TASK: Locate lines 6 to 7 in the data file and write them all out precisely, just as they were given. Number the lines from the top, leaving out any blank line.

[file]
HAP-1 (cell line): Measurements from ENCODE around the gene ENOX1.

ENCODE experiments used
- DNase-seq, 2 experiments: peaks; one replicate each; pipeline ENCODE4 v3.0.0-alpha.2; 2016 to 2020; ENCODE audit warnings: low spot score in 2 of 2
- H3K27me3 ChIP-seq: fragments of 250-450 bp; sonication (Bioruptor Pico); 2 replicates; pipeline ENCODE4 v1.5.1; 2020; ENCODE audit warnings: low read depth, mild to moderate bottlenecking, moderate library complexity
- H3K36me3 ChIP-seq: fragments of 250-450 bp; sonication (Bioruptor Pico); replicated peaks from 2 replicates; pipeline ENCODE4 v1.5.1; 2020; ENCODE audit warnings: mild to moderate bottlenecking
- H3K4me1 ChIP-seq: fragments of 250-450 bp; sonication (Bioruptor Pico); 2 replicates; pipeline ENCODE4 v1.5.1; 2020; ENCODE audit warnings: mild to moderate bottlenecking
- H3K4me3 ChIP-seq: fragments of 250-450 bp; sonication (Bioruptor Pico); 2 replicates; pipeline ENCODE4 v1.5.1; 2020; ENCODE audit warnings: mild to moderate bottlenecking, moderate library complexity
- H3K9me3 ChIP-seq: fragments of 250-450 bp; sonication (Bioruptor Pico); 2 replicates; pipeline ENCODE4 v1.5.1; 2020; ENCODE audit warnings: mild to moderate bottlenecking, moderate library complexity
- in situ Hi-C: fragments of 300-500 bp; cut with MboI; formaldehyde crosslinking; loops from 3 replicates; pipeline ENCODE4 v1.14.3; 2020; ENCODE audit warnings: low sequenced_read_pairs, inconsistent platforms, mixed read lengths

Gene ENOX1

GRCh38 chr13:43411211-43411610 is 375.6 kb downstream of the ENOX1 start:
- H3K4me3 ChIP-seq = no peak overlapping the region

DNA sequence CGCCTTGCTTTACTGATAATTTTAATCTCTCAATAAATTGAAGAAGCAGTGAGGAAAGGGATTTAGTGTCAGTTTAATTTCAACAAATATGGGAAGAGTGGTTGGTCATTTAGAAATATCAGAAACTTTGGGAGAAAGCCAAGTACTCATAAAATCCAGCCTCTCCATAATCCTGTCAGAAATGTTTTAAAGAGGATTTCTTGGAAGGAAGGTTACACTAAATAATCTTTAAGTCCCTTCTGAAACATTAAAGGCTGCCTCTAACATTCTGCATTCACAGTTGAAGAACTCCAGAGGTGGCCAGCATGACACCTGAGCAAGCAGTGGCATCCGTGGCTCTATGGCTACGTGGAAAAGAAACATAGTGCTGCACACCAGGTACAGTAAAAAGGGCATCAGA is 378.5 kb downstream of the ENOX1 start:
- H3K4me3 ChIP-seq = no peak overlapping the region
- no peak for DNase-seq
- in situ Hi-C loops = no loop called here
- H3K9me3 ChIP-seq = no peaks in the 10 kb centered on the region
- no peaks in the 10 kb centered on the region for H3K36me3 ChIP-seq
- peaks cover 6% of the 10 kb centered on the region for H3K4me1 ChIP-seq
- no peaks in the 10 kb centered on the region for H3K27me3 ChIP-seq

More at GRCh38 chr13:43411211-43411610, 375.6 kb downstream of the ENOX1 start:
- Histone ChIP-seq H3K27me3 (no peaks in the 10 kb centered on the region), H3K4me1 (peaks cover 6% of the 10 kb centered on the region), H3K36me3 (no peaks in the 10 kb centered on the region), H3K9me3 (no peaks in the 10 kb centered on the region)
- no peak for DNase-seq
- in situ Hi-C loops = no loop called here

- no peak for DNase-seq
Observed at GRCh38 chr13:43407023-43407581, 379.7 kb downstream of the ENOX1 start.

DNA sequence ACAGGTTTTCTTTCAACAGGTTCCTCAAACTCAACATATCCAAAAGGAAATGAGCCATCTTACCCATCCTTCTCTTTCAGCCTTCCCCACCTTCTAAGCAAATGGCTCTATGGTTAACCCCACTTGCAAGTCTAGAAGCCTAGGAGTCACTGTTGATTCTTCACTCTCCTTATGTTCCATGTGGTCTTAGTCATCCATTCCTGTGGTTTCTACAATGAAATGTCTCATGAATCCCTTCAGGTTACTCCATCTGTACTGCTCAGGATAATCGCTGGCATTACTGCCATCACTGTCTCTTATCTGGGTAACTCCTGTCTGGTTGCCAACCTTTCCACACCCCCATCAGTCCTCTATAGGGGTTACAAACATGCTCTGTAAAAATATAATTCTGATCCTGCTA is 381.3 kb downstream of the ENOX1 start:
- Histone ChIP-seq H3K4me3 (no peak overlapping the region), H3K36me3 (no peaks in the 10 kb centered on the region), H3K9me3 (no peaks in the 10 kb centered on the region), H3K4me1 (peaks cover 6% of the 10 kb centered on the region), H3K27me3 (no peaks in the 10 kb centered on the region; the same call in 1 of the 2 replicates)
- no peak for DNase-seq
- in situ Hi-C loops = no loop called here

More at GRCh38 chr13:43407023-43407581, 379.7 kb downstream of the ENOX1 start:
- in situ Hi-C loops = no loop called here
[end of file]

- H3K4me1 ChIP-seq: fragments of 250-450 bp; sonication (Bioruptor Pico); 2 replicates; pipeline ENCODE4 v1.5.1; 2020; ENCODE audit warnings: mild to moderate bottlenecking
- H3K4me3 ChIP-seq: fragments of 250-450 bp; sonication (Bioruptor Pico); 2 replicates; pipeline ENCODE4 v1.5.1; 2020; ENCODE audit warnings: mild to moderate bottlenecking, moderate library complexity